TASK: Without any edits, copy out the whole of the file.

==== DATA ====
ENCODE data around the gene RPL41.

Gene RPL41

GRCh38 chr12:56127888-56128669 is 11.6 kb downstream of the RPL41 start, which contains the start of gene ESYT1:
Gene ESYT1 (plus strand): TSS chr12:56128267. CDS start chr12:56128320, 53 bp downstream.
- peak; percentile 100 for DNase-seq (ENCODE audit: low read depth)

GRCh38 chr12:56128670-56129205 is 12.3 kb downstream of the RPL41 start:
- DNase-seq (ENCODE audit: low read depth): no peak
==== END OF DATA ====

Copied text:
ENCODE data around the gene RPL41.

Gene RPL41

GRCh38 chr12:56127888-56128669 is 11.6 kb downstream of the RPL41 start, which contains the start of gene ESYT1:
Gene ESYT1 (plus strand): TSS chr12:56128267. CDS start chr12:56128320, 53 bp downstream.
- peak; percentile 100 for DNase-seq (ENCODE audit: low read depth)

GRCh38 chr12:56128670-56129205 is 12.3 kb downstream of the RPL41 start:
- DNase-seq (ENCODE audit: low read depth): no peak